Today, Malmborg operates as a one-room, kindergarten-through-eighth grade school with seven students – and one dog. Springhill is a two-room, two-teacher, 15-student kindergarten-through-eighth grade school.

  • From top: Teacher Alison Bramlet works one-on-one with a student at Malmborg School on 27 February 2024; student Davin Krushensky works on a lesson while holding one of the baby chickens their teacher introduced to the curriculum, on 31 March 2024; student Marley Kleman works independently on 27 February 2024; Marley enjoys quiet reading time on 21 March 2024.

At the museum, in addition to photographs, I find newspaper articles about the rural schools dating back to 1970 with telling titles and dates, including “Hard work, rewards at a one-room school” from 1988 in the Bozeman Daily Chronicle, and “Springhill School students, teacher appreciate family-like atmosphere” from 1992 in the High Country Independent Press.

Also, an online search uncovers national features about Montana’s schoolhouses – among others, a 2023 NPR story, “One-room schoolhouses are still a lifeline for rural communities”, which reported that Montana has the greatest concentration of country schools in the US.

As I sit in the museum’s research room, among old photographs and worn newspaper clippings, I realize that many of the schoolhouse stories are similar, with narratives celebrating common ideals: a family-like atmosphere, older student mentors, community, a low student-teacher ratio and creative curriculums. But, what about the downsides for students – like less social interaction and fewer opportunities for extracurricular activities, team sports, band and choir?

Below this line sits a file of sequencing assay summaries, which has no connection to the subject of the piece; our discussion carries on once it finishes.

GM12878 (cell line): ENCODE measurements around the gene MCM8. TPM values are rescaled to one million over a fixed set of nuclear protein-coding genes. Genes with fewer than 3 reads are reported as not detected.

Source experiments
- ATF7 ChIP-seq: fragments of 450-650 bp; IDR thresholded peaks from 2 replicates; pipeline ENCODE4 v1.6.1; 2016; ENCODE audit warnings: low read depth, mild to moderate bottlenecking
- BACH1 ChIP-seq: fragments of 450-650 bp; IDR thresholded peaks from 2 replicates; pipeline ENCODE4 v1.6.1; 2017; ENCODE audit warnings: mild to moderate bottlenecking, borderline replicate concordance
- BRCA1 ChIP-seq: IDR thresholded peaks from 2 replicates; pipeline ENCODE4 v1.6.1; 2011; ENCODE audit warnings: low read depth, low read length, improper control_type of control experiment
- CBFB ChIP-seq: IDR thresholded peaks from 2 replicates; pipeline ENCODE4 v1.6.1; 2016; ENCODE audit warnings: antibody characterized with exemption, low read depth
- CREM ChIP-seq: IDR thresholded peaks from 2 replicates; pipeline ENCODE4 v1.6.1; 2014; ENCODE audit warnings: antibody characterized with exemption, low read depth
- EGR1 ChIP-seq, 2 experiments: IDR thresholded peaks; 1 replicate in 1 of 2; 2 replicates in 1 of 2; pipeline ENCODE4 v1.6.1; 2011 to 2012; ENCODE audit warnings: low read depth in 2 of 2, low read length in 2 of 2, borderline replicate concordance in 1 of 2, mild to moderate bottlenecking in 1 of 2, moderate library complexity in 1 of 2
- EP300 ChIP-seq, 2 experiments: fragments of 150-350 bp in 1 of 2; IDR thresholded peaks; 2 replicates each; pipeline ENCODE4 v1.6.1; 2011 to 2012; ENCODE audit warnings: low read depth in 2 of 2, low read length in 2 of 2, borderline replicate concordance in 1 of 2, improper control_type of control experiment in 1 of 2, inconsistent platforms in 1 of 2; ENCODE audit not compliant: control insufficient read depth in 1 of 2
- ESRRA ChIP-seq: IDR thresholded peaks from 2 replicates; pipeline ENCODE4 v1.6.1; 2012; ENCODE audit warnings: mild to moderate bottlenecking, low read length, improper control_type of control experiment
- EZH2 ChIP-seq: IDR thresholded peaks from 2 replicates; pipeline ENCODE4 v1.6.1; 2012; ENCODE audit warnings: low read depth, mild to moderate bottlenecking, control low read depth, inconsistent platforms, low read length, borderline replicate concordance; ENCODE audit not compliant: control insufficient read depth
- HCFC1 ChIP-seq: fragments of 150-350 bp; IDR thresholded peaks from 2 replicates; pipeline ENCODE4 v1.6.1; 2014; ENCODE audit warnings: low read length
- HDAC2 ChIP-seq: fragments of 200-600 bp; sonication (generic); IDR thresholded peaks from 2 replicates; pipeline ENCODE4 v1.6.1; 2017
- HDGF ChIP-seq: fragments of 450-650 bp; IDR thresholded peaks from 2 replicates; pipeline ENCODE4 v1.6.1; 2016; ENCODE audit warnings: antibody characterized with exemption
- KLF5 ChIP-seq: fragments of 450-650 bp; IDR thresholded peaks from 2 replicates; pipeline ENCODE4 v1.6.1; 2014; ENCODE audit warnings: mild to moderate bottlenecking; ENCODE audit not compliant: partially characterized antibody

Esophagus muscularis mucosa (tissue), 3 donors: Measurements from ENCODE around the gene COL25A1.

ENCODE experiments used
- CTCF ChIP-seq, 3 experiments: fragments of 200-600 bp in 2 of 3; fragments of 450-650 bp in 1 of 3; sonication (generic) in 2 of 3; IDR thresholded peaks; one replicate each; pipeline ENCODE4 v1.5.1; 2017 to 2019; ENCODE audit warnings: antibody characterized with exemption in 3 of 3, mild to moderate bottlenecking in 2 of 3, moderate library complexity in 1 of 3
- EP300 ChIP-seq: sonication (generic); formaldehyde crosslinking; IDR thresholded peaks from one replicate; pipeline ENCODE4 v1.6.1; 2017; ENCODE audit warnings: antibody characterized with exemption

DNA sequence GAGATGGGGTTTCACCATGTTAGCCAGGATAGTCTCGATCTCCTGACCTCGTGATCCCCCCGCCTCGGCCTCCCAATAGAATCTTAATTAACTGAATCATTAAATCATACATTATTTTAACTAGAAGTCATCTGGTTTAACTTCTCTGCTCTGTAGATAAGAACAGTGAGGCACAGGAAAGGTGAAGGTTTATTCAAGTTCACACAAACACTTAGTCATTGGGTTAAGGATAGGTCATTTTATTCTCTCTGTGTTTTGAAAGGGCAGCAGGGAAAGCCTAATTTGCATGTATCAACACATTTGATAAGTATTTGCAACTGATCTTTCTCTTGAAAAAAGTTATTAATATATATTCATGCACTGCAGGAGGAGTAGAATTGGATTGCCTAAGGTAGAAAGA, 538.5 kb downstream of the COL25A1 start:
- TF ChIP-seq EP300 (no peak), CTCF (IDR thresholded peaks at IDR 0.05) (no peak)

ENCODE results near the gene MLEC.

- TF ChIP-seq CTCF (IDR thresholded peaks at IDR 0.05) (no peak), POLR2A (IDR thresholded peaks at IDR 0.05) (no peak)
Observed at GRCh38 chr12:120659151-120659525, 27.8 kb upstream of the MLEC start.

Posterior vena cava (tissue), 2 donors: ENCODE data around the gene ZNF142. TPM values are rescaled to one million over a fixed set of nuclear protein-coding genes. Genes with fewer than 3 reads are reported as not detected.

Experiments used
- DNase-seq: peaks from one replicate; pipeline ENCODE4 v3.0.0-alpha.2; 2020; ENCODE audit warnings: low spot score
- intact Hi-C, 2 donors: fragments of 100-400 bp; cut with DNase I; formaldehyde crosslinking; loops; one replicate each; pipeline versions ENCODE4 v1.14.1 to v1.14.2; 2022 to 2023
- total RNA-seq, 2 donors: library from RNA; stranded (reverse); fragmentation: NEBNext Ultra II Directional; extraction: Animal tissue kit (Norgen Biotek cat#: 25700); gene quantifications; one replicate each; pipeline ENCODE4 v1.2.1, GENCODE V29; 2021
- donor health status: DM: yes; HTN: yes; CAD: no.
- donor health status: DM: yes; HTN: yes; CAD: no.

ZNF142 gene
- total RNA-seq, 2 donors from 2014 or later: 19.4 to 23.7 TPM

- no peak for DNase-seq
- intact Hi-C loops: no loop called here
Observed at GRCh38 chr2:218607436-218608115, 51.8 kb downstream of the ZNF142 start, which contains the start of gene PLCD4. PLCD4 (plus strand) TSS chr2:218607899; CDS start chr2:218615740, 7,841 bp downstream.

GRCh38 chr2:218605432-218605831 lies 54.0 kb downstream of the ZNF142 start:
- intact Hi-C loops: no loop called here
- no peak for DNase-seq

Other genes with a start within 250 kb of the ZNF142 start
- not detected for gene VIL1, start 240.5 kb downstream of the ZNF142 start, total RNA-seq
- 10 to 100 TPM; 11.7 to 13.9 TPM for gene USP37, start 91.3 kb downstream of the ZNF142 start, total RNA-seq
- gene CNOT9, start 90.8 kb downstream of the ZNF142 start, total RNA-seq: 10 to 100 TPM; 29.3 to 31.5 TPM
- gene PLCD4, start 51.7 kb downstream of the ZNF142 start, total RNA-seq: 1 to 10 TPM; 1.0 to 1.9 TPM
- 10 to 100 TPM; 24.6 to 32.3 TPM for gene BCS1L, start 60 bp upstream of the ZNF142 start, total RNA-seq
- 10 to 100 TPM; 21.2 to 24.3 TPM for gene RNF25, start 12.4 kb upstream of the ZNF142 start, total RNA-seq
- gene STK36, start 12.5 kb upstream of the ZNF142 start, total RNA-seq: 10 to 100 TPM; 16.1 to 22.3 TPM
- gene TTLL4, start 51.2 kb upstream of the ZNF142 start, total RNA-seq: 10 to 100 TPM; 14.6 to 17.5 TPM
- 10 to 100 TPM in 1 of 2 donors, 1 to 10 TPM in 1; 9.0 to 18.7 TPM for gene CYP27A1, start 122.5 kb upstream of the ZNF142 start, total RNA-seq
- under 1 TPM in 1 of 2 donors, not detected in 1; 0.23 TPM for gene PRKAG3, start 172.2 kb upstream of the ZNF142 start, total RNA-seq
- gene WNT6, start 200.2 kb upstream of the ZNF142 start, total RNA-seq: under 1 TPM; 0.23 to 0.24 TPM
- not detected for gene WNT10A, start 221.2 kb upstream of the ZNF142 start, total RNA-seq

• A student lowers the Montana flag at the end of the day at Springhill School, a kindergarten-through-eighth grade school in Belgrade, Montana, with two rooms, two teachers and 15 students, on 2 April 2024.

Furthermore, in a world of the 24-hour news cycle with moment-to-moment refreshed content, why does the rural schoolhouse story never grow old?

Mary Ellen Fitzgerald, 82, has some thoughts. She was the Gallatin county superintendent of schools from 2003 to 2015, with oversight of local rural schoolhouses. Fitzgerald says there has always been unrest in the world, but today, given online connectivity, children are more vulnerable.

“With all the technological devices that kids have in their possession, with all the things such as TikTok and Instagram, I think we have a different child now in education than we have ever had before,” she says.

“I think Florida and their stand on TikTok for kids is right,” she adds, in reference to recent legislation banning children under age 14 from creating social media accounts.